Jon Harrop dives into OCaml on LLVM

As seen on the LLVMdev mailing list: Jon Harrop, Fibonacci example in OCaml:

Here is a complete 104-line native code compiler for a tiny subset of OCaml that is expressive enough to compile an external Fibonacci program: [...]

The compiler is itself written in OCaml, of course; for those who don’t know, OCaml or Objective Caml is an object-oriented dialect of Standard ML, a purely functional language.

Jon’s name rang a bell because I just listened to the second of two podcasts from .NET Rocks on the F# functional programming language — Jon Harrop Makes Us F# and F# Moves Forward — that Microsoft will be including with future versions of VIsual Studio. F# is itself a derivative of OCaml, runs atop the .NET Common Language Runtime, and can interoperate with other code

F# is interesting because, due to its functional and side-effect-free nature, one can get a huge amount of parallelism out of straightforward code. (It’s the lack of side effects that allow such analysis to be performed.) The Xbox Live matching service, for example, is using a TrueSkill engine developed in F# by Microsoft Research.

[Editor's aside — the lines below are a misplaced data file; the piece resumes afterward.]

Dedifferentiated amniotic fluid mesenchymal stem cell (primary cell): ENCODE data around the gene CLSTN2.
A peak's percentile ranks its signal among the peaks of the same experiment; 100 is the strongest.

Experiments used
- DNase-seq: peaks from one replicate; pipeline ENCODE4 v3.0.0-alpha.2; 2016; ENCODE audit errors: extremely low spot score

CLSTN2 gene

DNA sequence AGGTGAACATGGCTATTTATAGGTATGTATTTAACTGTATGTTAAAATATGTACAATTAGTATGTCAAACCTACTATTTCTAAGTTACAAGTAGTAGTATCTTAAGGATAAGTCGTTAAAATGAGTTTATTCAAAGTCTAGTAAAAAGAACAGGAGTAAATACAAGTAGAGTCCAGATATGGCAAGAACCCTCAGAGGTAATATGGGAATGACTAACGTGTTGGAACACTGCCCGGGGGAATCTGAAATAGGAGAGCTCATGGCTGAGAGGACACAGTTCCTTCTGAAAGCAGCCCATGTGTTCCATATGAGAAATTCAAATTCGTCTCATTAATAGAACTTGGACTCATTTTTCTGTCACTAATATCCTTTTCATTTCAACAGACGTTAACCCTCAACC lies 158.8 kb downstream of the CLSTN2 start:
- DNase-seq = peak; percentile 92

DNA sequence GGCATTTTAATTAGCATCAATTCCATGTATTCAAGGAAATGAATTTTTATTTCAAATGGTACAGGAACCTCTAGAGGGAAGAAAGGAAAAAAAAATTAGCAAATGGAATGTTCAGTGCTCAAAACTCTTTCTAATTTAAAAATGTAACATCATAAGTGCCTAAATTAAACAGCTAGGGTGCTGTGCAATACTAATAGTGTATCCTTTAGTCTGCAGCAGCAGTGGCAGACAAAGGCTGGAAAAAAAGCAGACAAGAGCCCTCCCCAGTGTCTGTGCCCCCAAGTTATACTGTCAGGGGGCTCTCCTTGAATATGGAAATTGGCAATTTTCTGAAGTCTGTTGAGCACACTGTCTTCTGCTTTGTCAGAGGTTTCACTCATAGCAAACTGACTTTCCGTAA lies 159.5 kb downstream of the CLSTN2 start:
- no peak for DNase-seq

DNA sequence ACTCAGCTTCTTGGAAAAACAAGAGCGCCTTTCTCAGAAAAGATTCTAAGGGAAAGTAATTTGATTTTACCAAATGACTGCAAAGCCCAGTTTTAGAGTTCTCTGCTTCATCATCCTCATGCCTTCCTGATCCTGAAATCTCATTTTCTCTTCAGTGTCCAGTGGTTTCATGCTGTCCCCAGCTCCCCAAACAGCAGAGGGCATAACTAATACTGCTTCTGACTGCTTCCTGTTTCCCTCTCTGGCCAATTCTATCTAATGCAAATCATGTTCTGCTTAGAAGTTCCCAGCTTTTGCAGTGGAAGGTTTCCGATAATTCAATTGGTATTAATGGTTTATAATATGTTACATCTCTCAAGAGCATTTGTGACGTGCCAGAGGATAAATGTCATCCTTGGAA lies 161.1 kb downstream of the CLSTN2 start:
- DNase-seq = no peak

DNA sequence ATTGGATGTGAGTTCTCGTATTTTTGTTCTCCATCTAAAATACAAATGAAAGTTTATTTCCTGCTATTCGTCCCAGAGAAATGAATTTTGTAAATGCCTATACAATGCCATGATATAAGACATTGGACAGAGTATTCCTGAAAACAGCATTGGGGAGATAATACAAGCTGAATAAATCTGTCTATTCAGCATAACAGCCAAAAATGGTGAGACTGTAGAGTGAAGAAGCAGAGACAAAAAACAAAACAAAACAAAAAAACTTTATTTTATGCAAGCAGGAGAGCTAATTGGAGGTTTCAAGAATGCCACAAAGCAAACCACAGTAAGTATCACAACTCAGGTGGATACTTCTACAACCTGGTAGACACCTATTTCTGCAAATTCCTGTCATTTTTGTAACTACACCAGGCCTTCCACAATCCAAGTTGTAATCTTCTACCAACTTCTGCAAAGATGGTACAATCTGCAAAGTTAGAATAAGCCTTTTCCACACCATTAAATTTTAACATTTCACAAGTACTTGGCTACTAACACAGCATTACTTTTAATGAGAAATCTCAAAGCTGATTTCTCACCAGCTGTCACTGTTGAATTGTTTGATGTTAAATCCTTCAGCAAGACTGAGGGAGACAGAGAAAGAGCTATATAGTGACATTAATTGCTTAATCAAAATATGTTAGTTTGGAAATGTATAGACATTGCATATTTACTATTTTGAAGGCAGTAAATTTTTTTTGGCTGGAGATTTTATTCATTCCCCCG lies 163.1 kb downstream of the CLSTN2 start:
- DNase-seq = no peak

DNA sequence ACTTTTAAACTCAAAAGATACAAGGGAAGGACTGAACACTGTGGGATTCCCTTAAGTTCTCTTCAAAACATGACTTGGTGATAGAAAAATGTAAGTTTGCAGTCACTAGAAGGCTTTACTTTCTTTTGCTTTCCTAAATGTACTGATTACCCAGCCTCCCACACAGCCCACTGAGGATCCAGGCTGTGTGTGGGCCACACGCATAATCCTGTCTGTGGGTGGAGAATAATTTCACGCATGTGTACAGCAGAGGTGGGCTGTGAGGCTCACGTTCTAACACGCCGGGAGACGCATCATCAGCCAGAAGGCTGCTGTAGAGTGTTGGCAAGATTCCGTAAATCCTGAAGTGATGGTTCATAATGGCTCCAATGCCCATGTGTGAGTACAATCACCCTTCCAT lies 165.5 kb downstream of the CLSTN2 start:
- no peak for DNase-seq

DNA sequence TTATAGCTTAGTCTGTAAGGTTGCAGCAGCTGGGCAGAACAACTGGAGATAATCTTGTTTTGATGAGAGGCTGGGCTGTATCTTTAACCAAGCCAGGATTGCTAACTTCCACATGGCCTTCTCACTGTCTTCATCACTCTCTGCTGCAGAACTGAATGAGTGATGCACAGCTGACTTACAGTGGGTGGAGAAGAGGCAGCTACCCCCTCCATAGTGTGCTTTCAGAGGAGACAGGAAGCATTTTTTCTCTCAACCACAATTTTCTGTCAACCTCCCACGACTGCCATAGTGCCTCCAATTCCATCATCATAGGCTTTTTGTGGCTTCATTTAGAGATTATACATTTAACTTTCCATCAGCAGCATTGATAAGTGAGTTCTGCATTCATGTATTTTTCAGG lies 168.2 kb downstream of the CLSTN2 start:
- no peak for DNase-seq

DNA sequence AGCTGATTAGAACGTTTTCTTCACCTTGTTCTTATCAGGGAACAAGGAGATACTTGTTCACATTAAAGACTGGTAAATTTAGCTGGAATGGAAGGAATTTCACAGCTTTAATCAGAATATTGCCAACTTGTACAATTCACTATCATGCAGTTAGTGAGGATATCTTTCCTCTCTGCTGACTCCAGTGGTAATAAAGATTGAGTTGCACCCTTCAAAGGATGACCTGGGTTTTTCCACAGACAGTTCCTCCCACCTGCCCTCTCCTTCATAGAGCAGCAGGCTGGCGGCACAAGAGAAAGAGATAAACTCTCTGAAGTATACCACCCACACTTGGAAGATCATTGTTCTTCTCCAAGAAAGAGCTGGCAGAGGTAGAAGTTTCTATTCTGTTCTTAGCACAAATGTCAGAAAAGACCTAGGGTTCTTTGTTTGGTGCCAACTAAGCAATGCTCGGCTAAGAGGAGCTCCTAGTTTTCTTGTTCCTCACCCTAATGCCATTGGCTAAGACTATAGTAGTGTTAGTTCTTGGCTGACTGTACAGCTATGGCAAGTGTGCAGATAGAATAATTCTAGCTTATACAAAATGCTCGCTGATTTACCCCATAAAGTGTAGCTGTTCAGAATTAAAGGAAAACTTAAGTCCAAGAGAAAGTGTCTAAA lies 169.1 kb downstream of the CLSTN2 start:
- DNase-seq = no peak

OCaml on LLVM is interesting in a lot of the same ways: You have a functional language that’s very amenable to all sorts of analysis and optimization, and an abstract platform that can run on an extremely wide variety of systems very efficiently. It’s really the best of both worlds, where you will be able to write the parts of your software that need to be highly parallel and mathematically rigorous in a language amenable to it, and interface that to the rest of your application in a very natural fashion.

It’s great to see that Jon is enjoying exploring OCaml atop LLVM and I can’t wait to see what kind of fun results!